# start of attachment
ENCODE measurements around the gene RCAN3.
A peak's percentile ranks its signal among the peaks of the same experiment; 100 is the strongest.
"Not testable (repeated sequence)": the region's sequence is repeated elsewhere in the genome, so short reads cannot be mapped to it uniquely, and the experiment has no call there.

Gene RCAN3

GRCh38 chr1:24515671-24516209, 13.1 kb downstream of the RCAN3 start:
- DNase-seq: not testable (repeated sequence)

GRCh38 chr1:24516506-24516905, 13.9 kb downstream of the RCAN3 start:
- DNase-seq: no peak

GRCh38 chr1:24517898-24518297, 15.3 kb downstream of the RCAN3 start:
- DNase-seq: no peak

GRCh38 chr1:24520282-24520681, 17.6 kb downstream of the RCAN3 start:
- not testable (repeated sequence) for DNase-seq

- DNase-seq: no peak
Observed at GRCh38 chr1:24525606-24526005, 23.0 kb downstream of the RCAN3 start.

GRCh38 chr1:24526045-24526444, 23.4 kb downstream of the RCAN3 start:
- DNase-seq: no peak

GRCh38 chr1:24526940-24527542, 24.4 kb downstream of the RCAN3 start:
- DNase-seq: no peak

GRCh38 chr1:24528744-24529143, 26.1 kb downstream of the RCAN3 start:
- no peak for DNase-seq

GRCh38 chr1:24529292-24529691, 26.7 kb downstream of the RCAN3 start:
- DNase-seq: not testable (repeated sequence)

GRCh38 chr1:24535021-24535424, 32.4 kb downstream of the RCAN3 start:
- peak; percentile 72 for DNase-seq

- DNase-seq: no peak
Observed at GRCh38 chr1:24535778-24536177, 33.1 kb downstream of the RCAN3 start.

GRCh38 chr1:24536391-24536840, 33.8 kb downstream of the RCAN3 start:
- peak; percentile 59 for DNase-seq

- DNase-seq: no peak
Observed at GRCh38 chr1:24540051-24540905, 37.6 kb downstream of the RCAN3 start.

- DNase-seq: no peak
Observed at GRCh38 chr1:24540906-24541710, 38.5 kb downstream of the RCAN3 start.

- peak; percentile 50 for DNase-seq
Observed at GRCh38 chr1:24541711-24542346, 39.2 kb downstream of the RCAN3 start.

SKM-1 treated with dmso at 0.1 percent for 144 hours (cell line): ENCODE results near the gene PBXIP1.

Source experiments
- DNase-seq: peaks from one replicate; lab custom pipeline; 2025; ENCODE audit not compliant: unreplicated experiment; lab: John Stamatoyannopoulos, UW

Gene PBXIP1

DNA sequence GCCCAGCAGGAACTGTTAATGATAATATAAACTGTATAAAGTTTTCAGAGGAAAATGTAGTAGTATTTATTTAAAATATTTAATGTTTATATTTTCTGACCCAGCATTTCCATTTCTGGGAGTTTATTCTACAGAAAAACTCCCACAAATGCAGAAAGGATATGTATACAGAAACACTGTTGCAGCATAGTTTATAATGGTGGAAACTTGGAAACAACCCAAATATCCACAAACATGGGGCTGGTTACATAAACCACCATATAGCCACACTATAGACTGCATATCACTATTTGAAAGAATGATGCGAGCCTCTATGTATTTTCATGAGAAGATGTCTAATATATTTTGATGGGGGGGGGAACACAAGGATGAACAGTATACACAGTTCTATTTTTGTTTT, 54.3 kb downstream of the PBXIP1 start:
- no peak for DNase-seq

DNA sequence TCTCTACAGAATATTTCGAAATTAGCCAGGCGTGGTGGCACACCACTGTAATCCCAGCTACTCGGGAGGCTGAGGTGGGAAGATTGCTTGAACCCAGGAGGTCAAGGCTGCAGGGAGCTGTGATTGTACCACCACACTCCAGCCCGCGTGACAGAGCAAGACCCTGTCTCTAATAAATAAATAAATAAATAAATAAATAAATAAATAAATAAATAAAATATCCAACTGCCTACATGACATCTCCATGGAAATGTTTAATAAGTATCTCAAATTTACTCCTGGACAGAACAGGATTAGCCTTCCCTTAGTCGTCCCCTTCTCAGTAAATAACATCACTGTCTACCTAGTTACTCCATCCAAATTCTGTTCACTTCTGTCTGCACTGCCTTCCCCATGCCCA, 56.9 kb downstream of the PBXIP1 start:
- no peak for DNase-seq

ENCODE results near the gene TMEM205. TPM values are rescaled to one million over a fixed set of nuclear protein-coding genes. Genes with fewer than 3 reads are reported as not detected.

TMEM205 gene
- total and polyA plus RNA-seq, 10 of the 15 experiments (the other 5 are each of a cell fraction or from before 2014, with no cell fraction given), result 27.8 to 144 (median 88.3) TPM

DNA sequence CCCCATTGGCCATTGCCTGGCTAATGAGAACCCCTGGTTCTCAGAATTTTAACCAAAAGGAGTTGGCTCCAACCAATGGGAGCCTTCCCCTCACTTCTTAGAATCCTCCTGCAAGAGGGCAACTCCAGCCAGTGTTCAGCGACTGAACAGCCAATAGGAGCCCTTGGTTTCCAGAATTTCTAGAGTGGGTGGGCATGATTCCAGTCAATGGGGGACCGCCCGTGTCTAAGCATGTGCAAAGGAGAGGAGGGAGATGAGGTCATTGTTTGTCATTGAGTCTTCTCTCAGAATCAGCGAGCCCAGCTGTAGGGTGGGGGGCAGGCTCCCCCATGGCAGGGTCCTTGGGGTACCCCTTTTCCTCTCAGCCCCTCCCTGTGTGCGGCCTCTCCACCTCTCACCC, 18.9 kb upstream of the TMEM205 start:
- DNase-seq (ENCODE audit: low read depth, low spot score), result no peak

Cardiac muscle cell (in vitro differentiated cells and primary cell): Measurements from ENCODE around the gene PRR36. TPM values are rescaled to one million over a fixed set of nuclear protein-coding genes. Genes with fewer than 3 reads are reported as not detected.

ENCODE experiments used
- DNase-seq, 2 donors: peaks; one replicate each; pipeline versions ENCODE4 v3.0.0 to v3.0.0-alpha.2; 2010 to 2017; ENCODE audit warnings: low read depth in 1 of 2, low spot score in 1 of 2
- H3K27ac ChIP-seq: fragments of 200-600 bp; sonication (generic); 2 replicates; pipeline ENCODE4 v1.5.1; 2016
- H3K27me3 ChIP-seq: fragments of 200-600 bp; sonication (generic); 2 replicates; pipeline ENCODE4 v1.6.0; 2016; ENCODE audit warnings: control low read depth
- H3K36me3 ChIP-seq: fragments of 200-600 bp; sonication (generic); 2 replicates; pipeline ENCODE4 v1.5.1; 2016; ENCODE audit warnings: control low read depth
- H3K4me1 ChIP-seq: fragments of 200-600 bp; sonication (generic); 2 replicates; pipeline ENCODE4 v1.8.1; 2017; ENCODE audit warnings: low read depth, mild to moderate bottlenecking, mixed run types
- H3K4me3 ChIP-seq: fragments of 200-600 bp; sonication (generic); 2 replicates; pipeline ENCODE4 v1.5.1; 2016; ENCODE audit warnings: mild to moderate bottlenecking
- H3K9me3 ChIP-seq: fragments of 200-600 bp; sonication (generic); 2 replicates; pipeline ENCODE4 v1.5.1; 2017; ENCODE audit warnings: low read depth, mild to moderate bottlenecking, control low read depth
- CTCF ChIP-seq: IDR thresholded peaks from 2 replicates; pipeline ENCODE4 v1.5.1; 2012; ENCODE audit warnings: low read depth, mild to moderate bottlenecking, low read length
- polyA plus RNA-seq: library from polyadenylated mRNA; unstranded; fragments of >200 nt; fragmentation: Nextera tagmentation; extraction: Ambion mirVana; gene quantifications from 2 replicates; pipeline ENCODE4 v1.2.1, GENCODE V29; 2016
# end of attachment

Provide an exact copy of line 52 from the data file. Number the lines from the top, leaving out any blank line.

- H3K27me3 ChIP-seq: fragments of 200-600 bp; sonication (generic); 2 replicates; pipeline ENCODE4 v1.6.0; 2016; ENCODE audit warnings: control low read depth